The indexes were helped by a sharp jump in oil prices of +$1.50 to $67.80. Oil stocks rallied back from their midweek lows with many setting new highs. Even the transportation index rallied to a new high, oblivious to the fact that oil was creeping towards $70 once again. OPEC meets again on Tuesday in Vienna and there are no production cuts on the table for Q1. They are talking about a potential cut in Q2 or Q3 if needed but also an increase in production in Q4. They are managing expectations amazingly well and prices are not expected to dip below $60 any time soon despite some comments from OPEC members last week that prices over $60 were too high. That is like a crack dealer 100 miles from his closest competition saying he is charging too much and prices should be lower. He would be kidding nobody but the non-users and those addicted would continue to pay whatever price he asked until a new dealer appeared. OPEC is not kidding anyone but the general public with their constant announcements. OPEC deliveries actually fell last month as supply constraints, production outages and problems with rebels in Nigeria restricted output. OPEC realizes that inventory levels are not rising and that is fine with them.
The SOX broke out of strong resistance at 538 on Friday to trade over 550 most of the day. The jump was largely attributed to earnings gains by Sony (SNE) and Broadcom (BCM) +$11.15 or +20%. Broadcom beat the street by +6 cents and raised guidance to +5% to +7% growth compared to analyst's expectations for a decline of -2%to -3%. This enabled the sector to shake off some questionable earnings from the last two weeks and in two days rebound from 515 to Friday's high of 560.
SOX Chart - Weekly
The SOX gain was even more surprising because SanDisk did not take part in the rally. SNDK fell -$7.30 or -10% after saying they were going to cut prices up to -35% in order to maintain high production levels. The CEO said they were seeing very soft Q1 sales and wanted to support those sales by sharply cutting prices. SanDisk is facing growing competition from Hynix Semi and Micron and a price war appears to be developing as competition for slowing sales increases. Chipmakers must maintain high volume to keep costs down and margins up and stronger competition will depress both of those factors.
Friday was a day of big moves by individual stocks as evidenced by the BRCM and SNDK news above. Affiliated Computer (ACS) rallied +$6.10 or nearly +11% after saying they were going to buy back up to 45% of their outstanding stock. This is really a strange announcement. ACS said they were going to use debt provided by Citigroup to buy back the $3.5 billion in stock. Something is going on under the headlines here. Companies don't normally go into debt to buyback stock, especially this large of an amount. ACS has been in talks to be acquired by some private equity firms for the last couple months but those talks reportedly fell apart on Jan-17th. I say reportedly because the buyback suggests there is some news we have not been told. Maybe the talks were put on hold until ACS changed its acquisition profile through the buyback. It still poses a lot of questions since any acquiring company would still end up with the debt. ACS is going to conduct a Dutch auction between Feb-6th and March-6th with prices between $56 and $63 per share. They will purchase 55.5 million shares at the lowest price possible in that range. Shares closed at $63.27 on Friday, which suggests they could be stuck buying at the top of the range. Reducing the number of shares outstanding increases the earnings attributable to the remaining shareholders. Buying back the stock in advance of a buyout does fix the price of that stock which has been repurchased. This would allow a buyout firm to offer a higher amount for the remaining shares knowing that 45% of the stock cannot appreciate. If I see any decline in the stock price I am going to speculate in some distance call options. Keep a watch on ACS and I bet we will see the buyout reappear in the not two distant future.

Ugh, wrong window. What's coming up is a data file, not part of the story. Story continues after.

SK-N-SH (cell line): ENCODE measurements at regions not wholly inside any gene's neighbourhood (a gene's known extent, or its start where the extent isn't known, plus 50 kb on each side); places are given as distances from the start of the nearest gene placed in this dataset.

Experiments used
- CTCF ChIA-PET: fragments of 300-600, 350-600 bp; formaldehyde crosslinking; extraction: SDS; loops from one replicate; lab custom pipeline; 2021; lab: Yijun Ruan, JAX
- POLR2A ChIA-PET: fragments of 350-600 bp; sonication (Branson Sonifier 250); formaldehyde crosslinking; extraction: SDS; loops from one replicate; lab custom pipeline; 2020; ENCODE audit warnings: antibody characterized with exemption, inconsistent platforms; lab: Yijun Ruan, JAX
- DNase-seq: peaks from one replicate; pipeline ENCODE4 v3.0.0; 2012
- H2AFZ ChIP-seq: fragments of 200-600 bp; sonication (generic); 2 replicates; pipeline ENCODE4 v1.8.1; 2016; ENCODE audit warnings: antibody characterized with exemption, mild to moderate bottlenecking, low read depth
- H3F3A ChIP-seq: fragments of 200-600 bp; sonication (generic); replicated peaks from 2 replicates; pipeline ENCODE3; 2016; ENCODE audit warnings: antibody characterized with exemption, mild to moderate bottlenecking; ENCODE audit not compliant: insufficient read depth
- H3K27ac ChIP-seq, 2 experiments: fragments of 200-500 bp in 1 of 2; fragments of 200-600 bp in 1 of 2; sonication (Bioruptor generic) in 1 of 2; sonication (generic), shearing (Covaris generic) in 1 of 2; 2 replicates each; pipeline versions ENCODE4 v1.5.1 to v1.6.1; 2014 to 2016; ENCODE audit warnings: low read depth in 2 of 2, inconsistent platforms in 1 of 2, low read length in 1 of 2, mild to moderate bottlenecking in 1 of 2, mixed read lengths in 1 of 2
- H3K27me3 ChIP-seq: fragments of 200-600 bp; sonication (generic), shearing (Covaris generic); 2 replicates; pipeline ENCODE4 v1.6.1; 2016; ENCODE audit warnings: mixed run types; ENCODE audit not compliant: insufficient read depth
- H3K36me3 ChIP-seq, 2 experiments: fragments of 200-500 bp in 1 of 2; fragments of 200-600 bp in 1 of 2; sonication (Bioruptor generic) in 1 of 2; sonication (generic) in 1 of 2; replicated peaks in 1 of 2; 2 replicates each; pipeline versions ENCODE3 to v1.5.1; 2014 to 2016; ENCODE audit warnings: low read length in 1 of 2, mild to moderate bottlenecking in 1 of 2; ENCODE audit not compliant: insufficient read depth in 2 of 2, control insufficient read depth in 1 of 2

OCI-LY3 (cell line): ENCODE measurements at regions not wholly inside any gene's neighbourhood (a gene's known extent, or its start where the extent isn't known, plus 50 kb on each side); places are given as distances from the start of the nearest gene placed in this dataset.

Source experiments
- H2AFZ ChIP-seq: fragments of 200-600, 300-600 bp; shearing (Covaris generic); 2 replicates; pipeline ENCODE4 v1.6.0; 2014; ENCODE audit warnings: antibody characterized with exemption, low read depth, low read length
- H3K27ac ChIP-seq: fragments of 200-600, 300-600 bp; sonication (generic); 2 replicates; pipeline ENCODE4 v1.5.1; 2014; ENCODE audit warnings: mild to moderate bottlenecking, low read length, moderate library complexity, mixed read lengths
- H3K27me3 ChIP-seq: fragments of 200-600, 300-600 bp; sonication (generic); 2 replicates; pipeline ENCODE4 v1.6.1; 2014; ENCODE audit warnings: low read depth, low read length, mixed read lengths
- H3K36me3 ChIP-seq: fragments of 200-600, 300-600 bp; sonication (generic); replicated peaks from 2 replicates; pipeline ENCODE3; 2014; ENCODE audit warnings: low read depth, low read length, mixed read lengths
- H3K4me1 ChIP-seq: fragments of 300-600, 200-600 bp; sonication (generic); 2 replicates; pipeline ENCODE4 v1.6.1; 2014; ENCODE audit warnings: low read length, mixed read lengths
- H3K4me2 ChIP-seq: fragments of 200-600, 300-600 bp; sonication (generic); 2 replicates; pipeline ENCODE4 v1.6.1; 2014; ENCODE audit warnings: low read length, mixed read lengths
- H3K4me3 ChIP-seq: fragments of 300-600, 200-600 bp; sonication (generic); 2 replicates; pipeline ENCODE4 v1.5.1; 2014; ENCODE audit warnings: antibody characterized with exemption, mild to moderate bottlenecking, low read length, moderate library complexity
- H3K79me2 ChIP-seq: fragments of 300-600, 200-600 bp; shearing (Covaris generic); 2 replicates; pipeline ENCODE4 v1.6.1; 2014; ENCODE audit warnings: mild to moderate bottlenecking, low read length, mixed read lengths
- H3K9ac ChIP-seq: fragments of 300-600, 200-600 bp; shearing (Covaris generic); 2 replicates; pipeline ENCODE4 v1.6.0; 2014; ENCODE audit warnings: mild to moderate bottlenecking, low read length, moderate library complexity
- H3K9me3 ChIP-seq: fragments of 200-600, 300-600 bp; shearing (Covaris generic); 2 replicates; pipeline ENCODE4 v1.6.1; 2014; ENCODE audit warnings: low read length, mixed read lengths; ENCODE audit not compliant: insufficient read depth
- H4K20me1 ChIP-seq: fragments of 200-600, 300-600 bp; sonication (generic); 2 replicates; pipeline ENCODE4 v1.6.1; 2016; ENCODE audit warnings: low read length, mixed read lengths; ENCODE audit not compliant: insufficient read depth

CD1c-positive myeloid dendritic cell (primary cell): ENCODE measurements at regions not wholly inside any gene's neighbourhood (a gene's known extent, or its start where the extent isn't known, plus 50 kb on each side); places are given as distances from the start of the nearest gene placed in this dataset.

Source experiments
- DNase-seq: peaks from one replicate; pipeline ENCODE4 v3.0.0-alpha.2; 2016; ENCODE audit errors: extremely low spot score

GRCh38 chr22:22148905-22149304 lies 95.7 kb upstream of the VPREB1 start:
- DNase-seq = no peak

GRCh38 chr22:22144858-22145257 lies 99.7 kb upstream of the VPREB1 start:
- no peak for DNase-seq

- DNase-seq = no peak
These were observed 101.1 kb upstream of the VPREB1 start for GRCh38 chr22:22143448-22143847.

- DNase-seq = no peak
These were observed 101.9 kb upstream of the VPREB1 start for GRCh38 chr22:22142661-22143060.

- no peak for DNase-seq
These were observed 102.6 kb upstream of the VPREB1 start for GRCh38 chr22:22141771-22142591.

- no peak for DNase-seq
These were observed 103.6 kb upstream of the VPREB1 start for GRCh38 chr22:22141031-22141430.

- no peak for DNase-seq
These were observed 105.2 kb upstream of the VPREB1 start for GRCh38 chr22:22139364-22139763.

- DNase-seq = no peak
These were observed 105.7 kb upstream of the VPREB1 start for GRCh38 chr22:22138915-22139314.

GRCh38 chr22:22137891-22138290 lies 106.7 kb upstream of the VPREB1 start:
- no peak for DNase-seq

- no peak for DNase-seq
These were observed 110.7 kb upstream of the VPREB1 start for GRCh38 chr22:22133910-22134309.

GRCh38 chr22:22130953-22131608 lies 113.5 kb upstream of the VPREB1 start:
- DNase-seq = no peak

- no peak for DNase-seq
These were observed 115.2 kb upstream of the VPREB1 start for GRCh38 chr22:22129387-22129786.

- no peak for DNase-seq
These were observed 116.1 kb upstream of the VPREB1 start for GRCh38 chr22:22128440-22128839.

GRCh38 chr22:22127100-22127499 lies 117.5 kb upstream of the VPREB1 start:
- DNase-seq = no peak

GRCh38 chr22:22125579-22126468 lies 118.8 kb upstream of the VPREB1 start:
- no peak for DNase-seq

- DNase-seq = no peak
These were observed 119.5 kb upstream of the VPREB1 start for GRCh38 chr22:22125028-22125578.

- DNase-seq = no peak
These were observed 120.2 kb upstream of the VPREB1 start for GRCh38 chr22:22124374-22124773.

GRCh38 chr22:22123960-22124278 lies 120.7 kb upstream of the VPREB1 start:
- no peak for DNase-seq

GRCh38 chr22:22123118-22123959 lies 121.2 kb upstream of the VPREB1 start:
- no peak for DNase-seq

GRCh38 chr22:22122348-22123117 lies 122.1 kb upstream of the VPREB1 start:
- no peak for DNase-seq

George Soros is making news again and he is making waves contrary to current investor sentiment. According to Soros, investors today are cruising into the sunset. Unfortunately they are cruising on the Titanic according to him. He is predicting a global recession stimulated among other things by a slowdown in housing prices and higher energy prices. He feels it will accelerate into 2007 as consumers run out of purchasing power as home equities shrink. Speaking at the World Economic Forum in Davos Switzerland he said, "The conference is remarkable for its complacency. It's a bit like dancing on the Titanic. They're having a very good time and there's a very cheerful atmosphere." However, he said the veneer of relative calm both in the U.S. and international markets is masking some troubling problems in the global economy. He said the Russian gas crisis should be a wake-up call for Europe. Russia has shown that they are willing to use their energy assets to control other countries. Starting with Georgia and the Ukraine as examples it is only a matter of time before their economic reach stretches over nearly all of Europe.